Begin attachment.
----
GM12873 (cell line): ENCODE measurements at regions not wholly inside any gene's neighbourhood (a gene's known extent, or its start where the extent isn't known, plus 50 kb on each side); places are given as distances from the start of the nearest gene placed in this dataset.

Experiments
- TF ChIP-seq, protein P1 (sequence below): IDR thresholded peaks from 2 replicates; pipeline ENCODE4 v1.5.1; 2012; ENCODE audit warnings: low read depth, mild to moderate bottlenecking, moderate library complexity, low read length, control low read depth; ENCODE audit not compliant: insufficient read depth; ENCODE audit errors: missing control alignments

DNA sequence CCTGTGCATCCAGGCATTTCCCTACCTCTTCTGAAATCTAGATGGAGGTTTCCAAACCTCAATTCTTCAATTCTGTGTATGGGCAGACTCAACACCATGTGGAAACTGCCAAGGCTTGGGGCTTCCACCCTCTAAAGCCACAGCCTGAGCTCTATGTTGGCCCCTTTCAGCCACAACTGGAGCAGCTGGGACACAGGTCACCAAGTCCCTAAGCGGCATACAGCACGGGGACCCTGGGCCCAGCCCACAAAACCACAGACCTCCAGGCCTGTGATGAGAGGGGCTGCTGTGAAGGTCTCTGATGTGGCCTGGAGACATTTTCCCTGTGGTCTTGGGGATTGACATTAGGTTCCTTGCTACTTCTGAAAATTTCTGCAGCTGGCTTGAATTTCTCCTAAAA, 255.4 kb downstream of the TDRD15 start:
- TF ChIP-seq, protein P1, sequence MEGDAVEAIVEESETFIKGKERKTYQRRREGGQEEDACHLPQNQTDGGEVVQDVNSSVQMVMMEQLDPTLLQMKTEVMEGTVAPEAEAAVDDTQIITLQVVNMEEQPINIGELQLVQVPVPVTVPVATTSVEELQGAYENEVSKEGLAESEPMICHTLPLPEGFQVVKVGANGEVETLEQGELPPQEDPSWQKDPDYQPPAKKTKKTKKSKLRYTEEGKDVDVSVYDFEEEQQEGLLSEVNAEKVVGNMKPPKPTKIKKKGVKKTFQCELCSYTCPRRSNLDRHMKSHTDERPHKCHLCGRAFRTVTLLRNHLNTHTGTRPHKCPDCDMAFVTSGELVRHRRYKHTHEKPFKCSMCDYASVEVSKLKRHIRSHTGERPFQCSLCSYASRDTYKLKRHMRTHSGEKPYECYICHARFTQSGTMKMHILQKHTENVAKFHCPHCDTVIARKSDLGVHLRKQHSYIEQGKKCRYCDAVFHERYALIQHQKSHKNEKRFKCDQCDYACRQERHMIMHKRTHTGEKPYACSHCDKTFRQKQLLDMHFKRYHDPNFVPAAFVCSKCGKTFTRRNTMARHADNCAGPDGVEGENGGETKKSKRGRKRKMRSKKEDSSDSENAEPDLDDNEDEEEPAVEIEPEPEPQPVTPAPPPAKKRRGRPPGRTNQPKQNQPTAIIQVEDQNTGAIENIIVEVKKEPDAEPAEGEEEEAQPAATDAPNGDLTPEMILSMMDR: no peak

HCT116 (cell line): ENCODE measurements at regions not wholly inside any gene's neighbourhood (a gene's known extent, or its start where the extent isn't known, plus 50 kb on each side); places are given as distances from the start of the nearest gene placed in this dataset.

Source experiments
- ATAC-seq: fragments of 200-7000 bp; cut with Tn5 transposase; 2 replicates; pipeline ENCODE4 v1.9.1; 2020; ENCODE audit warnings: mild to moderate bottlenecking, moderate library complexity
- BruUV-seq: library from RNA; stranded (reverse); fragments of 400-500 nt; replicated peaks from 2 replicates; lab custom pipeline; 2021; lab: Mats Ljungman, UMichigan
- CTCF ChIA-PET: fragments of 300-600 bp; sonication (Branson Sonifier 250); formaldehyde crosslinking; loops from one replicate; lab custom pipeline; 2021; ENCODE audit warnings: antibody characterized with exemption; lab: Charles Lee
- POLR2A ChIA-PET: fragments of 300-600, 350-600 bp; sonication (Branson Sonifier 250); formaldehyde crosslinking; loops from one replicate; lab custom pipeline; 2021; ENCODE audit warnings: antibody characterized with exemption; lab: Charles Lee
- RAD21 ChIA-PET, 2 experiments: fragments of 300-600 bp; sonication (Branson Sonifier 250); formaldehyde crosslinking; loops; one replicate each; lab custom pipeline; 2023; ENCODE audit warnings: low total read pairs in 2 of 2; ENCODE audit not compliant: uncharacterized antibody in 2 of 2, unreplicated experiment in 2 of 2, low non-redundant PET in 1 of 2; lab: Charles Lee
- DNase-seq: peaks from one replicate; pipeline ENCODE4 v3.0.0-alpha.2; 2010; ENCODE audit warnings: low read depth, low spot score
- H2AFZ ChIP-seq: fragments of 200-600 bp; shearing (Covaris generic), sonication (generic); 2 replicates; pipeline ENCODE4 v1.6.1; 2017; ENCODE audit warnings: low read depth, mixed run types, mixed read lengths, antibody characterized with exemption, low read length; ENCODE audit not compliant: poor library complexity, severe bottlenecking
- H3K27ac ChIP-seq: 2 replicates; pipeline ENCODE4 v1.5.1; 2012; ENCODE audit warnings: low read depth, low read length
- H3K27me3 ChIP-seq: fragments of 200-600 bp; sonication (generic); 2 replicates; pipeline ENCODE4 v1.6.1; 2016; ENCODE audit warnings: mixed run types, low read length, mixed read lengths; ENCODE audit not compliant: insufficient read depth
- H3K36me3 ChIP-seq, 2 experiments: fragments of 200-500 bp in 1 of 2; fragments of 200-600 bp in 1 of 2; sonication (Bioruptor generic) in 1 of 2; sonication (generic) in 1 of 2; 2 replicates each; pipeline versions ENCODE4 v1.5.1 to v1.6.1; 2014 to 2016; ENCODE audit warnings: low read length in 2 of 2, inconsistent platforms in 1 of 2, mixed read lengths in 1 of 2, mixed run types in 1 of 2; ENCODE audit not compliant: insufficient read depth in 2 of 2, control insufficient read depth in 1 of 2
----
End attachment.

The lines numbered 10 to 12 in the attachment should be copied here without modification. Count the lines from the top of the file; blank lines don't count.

- CTCF ChIA-PET: fragments of 300-600 bp; sonication (Branson Sonifier 250); formaldehyde crosslinking; loops from one replicate; lab custom pipeline; 2021; ENCODE audit warnings: antibody characterized with exemption; lab: Charles Lee
- POLR2A ChIA-PET: fragments of 300-600, 350-600 bp; sonication (Branson Sonifier 250); formaldehyde crosslinking; loops from one replicate; lab custom pipeline; 2021; ENCODE audit warnings: antibody characterized with exemption; lab: Charles Lee
- RAD21 ChIA-PET, 2 experiments: fragments of 300-600 bp; sonication (Branson Sonifier 250); formaldehyde crosslinking; loops; one replicate each; lab custom pipeline; 2023; ENCODE audit warnings: low total read pairs in 2 of 2; ENCODE audit not compliant: uncharacterized antibody in 2 of 2, unreplicated experiment in 2 of 2, low non-redundant PET in 1 of 2; lab: Charles Lee